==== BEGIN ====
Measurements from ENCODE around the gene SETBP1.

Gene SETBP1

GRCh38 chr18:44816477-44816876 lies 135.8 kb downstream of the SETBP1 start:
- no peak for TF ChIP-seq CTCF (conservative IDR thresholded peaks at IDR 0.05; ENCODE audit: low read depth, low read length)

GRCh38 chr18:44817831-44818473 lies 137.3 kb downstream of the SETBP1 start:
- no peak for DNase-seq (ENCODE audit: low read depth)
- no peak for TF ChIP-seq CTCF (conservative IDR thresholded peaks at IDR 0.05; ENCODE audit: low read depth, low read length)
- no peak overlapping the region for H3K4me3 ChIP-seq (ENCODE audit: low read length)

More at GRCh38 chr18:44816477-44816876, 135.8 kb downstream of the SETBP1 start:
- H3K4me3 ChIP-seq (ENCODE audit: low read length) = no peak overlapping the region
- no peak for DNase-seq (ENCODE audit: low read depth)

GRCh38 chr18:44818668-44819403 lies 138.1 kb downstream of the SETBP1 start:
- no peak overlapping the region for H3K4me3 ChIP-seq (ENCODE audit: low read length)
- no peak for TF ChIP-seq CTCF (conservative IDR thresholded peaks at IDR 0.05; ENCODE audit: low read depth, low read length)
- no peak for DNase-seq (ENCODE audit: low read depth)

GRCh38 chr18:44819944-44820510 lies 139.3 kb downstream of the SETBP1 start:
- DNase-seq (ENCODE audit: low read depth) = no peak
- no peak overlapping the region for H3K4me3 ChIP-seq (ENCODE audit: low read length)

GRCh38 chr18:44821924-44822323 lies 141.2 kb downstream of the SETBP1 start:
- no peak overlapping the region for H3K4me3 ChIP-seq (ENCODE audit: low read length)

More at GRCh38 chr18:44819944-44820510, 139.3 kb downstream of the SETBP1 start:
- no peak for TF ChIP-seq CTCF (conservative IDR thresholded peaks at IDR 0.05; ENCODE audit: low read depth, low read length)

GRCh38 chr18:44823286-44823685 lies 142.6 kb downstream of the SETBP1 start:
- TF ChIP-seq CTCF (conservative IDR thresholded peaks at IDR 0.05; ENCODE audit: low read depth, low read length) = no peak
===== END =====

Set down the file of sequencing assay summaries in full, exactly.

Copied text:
Measurements from ENCODE around the gene SETBP1.

Gene SETBP1

GRCh38 chr18:44816477-44816876 lies 135.8 kb downstream of the SETBP1 start:
- no peak for TF ChIP-seq CTCF (conservative IDR thresholded peaks at IDR 0.05; ENCODE audit: low read depth, low read length)

GRCh38 chr18:44817831-44818473 lies 137.3 kb downstream of the SETBP1 start:
- no peak for DNase-seq (ENCODE audit: low read depth)
- no peak for TF ChIP-seq CTCF (conservative IDR thresholded peaks at IDR 0.05; ENCODE audit: low read depth, low read length)
- no peak overlapping the region for H3K4me3 ChIP-seq (ENCODE audit: low read length)

More at GRCh38 chr18:44816477-44816876, 135.8 kb downstream of the SETBP1 start:
- H3K4me3 ChIP-seq (ENCODE audit: low read length) = no peak overlapping the region
- no peak for DNase-seq (ENCODE audit: low read depth)

GRCh38 chr18:44818668-44819403 lies 138.1 kb downstream of the SETBP1 start:
- no peak overlapping the region for H3K4me3 ChIP-seq (ENCODE audit: low read length)
- no peak for TF ChIP-seq CTCF (conservative IDR thresholded peaks at IDR 0.05; ENCODE audit: low read depth, low read length)
- no peak for DNase-seq (ENCODE audit: low read depth)

GRCh38 chr18:44819944-44820510 lies 139.3 kb downstream of the SETBP1 start:
- DNase-seq (ENCODE audit: low read depth) = no peak
- no peak overlapping the region for H3K4me3 ChIP-seq (ENCODE audit: low read length)

GRCh38 chr18:44821924-44822323 lies 141.2 kb downstream of the SETBP1 start:
- no peak overlapping the region for H3K4me3 ChIP-seq (ENCODE audit: low read length)

More at GRCh38 chr18:44819944-44820510, 139.3 kb downstream of the SETBP1 start:
- no peak for TF ChIP-seq CTCF (conservative IDR thresholded peaks at IDR 0.05; ENCODE audit: low read depth, low read length)

GRCh38 chr18:44823286-44823685 lies 142.6 kb downstream of the SETBP1 start:
- TF ChIP-seq CTCF (conservative IDR thresholded peaks at IDR 0.05; ENCODE audit: low read depth, low read length) = no peak